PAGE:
Last month, we examined some of the characteristic differences between global macro (GM) and managed futures programs offered by commodities trading advisors (CTAs): two directional-biased hedge fund strategies largely dependent on market trends for their returns (for a look at CTAs themselves, see page 82).
The discretionary nature of the global macro approach is evident in that GM managers generally take positions in anti-cipation of a trend. GM traders also tend to exit these positions prior to the trend’s tailing off. Conversely, CTA traders take positions in response to price trends that are established, and tend to exit only after the trend has played itself out. Mark Szycher of Weston Capital sums it up nicely: “Macro managers get to the big party early and go home early. CTAs get to the party late, party hard, and go home late.”
This different approach toward exploiting the same market movements results in considerable differences in the long- and short-term performance of the two strategies. A comparison (see chart at right) of the 10-year performance data of HFR’s Global Macro Index against the Barclay’s CTA Index shows that GM managers have exceeded the returns of their CTA counterparts by more than 50% annually over the past 10 years while exhibiting 10% less volatility and, therefore, more than twice the return per unit of risk.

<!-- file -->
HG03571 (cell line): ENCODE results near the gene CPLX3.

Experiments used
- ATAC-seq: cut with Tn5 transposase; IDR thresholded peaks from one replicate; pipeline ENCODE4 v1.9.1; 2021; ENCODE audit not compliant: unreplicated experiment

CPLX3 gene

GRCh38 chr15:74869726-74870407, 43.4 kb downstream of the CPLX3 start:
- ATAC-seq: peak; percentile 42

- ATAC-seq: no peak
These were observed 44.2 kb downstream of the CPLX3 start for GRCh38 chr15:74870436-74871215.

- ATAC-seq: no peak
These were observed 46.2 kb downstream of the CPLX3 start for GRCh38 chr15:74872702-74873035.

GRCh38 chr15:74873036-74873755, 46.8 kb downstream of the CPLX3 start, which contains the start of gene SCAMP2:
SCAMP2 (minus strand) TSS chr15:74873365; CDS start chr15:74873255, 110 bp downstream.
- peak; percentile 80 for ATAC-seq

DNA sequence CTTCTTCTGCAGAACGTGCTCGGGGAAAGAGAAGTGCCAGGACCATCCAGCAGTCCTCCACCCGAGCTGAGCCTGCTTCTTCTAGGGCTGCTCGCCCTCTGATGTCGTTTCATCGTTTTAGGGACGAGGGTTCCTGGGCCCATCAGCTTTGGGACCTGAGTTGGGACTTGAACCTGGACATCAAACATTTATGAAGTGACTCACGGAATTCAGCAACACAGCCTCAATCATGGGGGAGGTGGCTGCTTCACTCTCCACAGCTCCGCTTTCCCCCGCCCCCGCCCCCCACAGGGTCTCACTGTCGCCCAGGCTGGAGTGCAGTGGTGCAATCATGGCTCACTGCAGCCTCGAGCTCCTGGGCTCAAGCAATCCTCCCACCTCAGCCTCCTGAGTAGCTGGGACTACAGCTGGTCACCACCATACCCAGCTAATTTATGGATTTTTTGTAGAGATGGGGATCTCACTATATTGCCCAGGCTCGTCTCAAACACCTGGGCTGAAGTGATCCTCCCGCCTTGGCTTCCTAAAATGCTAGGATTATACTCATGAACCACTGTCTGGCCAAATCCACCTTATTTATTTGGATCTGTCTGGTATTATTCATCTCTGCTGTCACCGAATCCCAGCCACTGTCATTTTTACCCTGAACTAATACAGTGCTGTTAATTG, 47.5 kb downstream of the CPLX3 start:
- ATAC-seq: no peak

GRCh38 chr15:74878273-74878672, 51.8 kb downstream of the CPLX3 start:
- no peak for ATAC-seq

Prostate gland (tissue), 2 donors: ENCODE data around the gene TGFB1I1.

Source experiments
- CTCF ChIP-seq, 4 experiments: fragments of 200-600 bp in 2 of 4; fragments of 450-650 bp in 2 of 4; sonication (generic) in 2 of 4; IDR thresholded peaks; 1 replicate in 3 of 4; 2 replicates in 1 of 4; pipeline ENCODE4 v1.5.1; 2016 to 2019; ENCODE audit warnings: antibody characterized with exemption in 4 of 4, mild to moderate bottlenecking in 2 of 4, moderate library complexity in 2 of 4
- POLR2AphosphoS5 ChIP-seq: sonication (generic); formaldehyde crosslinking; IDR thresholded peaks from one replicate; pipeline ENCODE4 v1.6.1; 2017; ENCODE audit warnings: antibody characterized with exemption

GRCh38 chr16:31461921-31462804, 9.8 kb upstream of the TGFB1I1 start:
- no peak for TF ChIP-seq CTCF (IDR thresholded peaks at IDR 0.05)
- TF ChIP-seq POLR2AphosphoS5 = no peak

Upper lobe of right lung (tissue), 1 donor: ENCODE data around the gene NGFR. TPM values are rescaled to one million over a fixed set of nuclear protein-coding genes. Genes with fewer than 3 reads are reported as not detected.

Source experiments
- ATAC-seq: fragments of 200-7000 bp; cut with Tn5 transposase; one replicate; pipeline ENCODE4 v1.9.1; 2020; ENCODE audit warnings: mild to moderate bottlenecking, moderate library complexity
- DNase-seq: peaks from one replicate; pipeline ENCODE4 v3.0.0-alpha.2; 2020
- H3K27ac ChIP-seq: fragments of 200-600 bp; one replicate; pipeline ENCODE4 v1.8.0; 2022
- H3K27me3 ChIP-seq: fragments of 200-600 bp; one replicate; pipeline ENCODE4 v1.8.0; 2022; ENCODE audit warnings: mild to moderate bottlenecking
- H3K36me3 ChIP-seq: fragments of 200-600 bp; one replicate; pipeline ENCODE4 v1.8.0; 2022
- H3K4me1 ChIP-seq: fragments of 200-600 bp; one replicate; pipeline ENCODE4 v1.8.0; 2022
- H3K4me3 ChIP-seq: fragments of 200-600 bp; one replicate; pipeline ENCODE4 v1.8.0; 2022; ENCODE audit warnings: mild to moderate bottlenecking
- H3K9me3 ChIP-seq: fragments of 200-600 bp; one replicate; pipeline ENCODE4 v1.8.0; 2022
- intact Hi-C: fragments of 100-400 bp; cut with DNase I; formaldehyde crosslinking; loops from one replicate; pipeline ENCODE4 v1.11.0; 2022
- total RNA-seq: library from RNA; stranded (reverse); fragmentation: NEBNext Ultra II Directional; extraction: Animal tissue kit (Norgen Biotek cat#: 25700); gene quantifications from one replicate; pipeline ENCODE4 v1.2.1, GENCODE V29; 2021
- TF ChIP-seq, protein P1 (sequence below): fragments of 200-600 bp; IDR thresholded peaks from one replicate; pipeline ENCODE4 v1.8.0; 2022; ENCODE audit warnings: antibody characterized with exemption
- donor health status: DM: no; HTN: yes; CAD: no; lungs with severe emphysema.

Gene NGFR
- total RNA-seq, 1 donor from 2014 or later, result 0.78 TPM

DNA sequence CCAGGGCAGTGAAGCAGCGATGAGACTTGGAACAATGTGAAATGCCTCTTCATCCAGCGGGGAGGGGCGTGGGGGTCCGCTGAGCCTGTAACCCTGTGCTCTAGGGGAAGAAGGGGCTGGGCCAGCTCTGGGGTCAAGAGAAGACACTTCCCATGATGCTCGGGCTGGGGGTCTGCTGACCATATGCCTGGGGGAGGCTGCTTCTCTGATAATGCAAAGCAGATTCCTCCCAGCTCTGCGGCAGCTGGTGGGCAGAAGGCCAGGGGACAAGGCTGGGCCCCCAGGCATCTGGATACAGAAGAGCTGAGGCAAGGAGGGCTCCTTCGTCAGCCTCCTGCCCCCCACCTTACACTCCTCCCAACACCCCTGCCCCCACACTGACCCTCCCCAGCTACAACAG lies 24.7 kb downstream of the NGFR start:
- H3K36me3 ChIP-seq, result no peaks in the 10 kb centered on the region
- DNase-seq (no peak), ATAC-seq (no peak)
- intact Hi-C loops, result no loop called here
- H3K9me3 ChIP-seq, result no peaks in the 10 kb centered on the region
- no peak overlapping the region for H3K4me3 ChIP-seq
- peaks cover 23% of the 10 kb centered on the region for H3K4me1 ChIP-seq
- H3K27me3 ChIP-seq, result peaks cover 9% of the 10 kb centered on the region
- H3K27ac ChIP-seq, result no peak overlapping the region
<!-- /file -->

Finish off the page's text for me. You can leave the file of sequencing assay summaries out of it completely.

Clearly, the willingness of the GM trader to exit a trend before its technical reversal contributes to the strategy’s lower standard deviation and implied dependency on directionality. Unlike CTAs, it is not uncharacteristic of GM traders to sit out a trend where there is too much macro uncertainty or when fundamentals or the trader’s market view conflicts with quantitative signals. Moreover, Global Macro is frequently implemented via non-directional relative value trading strategies, and often with a value bias.
The two strategies may play distinctively different roles in portfolios, since both the GM approach and CTAs exhibit unique risk and return characteristics yet are both effective diversifiers that render portfolios more efficient.